Think Tank Articles

CIL Article 03:
Following the Regulations & Common Pitfalls

CIL - Community Infrastructure Levy

Building your own home can be stressful to say the least. Adding Planning into the mix creates a messy subject with its numerous levels of policy, legislation and varying interpretations of planning officers.

 

CIL is a relatively new level of policy introduced in 2010. Since then, it’s been adopted by some local authorities enabling them to fund local infrastructure to support development in the area. To find out more about CIL, read our introduction here.

 

Following the Guidelines

It has been demonstrated in recent lawful proceedings that courts will support LPAs in their strict application of CIL Regulations. Any divergence from regulations will mean the LPA are entitled to refuse grants for relief and immediate payment of CIL will be due.

Its equally important to remember that the Planning/Section 106, Building Regulations and CIL notifications are all different from each other. One notification from one regime will not satisfy the requirement of another.

 

Exemptions

Applying for exemptions can be an easy process if you know what you’re doing, and the forms are submitted in the correct order on time.

If a CIL relief or an exemption can be claimed, make sure this applied for and granted prior to the commencement of development. Early preparation and execution of this process is key.

Forms for exemption can be found on the Planning Portal website and you can find out how to do this by reading our handy guide.

Deadlines are Deadlines

The system is a prescriptive policy and there is little room for flexibility. Deadlines are everything and if they are missed, serious consequences will occur.

 

Difficulty can arise when a ‘Commencement Notice’ is not served on time, or at all. Prior to the development commencing on site, you must serve the LPA with a ‘Commencement Notice’ which tells the LPA when development will start. This needs to be done at least one day before development commences.

 

As previously mentioned, if applying for a relief or exemption, it is critical that development must not commence until the LPA has formally notified the applicant of its decision in relation to an exemption.

 

The onus is on the applicant to ensure the notice is submitted AND received by the LPA. Failure to serve the Commencement Notice can have serious consequences including surcharges and the loss of any exemptions of reliefs. Further to these consequences, the ability to pay the CIL charge in instalments will not be permitted and the full charge will be payable immediately.

 

Bear in mind that carrying out any material operation on site qualifies as a commencement of work for the purposes of CIL. This includes demolition, raising hoarding, carrying out archaeological investigation and/or preparation works.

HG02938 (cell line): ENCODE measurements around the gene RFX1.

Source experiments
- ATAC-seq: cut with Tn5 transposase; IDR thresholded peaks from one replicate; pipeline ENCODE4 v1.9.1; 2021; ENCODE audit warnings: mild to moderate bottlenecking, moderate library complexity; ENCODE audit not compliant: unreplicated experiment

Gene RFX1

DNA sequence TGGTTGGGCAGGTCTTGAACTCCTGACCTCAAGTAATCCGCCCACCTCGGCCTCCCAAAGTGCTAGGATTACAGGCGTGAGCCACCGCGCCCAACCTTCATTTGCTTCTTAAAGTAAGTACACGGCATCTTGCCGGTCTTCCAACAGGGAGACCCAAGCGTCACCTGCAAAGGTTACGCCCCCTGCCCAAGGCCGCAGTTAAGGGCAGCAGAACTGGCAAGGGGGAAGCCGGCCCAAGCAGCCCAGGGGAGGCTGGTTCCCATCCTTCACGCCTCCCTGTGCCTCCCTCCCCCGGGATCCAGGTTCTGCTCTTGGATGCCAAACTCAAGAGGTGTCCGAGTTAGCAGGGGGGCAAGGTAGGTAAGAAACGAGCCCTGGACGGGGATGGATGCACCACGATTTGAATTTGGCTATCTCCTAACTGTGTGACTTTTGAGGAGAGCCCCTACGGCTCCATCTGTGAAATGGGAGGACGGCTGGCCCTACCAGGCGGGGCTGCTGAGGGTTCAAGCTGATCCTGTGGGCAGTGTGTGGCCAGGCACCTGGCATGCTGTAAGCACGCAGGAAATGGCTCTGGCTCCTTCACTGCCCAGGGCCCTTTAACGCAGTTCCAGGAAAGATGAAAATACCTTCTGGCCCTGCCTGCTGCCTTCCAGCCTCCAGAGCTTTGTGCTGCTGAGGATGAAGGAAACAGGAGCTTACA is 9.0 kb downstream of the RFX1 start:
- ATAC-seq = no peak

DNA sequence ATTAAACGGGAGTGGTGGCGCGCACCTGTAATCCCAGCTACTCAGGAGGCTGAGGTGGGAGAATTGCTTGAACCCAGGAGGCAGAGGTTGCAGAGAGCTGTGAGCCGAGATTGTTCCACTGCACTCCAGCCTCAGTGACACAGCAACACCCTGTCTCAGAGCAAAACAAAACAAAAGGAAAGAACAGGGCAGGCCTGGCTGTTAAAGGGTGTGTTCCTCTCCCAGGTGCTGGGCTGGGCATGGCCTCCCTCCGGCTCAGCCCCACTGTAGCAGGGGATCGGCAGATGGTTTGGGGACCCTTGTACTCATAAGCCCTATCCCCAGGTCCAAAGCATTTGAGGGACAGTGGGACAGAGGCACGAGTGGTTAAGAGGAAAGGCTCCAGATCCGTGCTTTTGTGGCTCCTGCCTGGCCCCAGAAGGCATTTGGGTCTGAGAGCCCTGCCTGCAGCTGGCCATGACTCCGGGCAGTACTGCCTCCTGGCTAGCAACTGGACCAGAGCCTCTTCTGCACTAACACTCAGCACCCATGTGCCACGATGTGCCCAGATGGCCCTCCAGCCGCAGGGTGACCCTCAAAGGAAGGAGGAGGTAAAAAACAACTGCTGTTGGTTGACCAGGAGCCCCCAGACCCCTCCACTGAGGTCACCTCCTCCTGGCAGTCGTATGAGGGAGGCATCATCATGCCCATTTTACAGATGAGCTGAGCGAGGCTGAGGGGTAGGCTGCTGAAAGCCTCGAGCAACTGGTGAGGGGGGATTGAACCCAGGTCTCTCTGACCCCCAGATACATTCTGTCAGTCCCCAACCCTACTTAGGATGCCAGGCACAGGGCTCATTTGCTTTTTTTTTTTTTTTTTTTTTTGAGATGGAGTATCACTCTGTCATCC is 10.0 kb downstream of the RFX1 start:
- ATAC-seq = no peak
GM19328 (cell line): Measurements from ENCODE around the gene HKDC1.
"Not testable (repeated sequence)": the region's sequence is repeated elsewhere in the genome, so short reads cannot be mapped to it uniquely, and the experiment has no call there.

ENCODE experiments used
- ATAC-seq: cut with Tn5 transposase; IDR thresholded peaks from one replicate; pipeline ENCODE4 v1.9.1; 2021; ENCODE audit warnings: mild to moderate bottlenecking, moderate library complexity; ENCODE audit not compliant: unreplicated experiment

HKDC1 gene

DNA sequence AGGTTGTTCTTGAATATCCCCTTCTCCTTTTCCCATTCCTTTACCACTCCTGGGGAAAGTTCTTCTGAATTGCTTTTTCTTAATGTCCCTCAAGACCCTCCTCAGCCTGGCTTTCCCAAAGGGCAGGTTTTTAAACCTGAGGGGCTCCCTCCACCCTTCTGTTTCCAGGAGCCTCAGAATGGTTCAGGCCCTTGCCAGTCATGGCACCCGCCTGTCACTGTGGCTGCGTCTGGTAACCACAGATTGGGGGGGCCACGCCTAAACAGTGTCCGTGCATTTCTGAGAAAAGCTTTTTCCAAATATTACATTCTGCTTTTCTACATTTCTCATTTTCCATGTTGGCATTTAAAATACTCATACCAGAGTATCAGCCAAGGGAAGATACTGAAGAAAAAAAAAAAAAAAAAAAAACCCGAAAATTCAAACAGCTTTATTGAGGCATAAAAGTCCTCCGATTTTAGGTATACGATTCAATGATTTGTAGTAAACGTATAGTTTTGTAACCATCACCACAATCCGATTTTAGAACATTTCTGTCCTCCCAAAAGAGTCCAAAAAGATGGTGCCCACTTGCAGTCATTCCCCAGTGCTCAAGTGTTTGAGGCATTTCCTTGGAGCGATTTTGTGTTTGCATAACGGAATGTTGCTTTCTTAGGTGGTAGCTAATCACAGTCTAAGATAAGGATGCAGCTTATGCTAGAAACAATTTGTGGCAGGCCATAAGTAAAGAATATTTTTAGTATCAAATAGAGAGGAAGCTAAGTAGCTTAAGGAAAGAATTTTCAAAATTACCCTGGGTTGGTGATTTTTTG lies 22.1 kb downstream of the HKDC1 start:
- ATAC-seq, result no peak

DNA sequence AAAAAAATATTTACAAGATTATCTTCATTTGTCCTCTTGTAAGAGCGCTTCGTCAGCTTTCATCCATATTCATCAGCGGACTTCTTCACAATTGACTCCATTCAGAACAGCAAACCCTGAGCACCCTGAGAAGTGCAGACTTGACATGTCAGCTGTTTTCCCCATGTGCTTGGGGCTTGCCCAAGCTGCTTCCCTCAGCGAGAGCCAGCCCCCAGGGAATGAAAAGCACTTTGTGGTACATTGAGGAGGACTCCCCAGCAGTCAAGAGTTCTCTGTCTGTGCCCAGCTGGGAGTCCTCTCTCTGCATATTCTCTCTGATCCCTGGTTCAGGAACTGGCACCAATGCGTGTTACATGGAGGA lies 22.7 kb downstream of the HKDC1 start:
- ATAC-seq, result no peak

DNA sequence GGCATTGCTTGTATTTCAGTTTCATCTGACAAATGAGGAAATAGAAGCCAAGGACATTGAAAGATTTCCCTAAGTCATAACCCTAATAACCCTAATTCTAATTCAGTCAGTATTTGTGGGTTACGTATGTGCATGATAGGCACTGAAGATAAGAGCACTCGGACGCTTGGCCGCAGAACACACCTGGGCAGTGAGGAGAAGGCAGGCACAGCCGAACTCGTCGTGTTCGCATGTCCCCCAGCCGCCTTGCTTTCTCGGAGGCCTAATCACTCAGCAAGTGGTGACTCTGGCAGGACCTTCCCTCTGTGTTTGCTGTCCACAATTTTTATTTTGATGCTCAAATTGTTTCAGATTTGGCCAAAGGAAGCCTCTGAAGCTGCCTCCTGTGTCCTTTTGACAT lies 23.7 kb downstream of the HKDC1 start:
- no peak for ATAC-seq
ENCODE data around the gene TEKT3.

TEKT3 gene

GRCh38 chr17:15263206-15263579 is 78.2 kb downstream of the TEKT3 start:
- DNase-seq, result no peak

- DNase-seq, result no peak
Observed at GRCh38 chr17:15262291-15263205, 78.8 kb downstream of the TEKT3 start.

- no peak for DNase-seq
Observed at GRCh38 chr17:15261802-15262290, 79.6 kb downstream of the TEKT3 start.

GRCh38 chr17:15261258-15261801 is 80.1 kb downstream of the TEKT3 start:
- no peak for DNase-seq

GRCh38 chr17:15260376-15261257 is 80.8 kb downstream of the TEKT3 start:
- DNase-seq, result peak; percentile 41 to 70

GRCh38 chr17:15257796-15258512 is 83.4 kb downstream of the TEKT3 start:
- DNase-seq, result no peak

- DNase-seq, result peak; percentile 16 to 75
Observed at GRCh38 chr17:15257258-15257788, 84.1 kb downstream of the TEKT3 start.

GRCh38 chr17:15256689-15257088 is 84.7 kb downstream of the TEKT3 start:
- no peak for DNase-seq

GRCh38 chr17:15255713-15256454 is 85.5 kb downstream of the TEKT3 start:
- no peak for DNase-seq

Disqualifying Events

A disqualifying event is one which goes against the conditions set out in the relief/exemption notice received from the LPA. For example, within 6 months of completing a self-build project, you must submit additional supporting evidence along with the relevant CIL form.

Failure to do this in the 6-month time frame will result in the fully levy charge becoming payable in full.

Evidence should include proof of ownership, proof of completion date and proof of occupation of the dwelling as your principal residence. You will also have to provide a copy of either an approved claim for VAT refund, a special self-build warranty or an approved self-build mortgage from a bank or building society.

 

In the case of charitable purposes or social housing, if the development ceases to be used for those purposes within a period of seven years then CIL relief will become payable. With self-build housing, the clawback period is three years.

Retrospective Applications

So, what happens with CIL if you make an application for planning permission after development has taken place on site? CIL is charged on development for which planning permission is granted and so the levy will be chargeable on any development which receives retrospective planning permission.

 

The difficulty here arises in relation to reliefs and exemptions from the CIL charge. An exemption requires the submission of a ‘Commencement Notice’ which is served before development starts on site. CIL regulations states that the date of commencement in retrospective planning applications is the date it is granted permission so, unfortunately, a commencement notice cannot be served as work has already commenced.

 

Careful thought is required before the submission of a retrospective application. Ideally, you’d want to avoid this but, in some cases it will be the only way forward to regularise development. We’ve created a step-by-step guide for navigating the CIL process to help you along the way.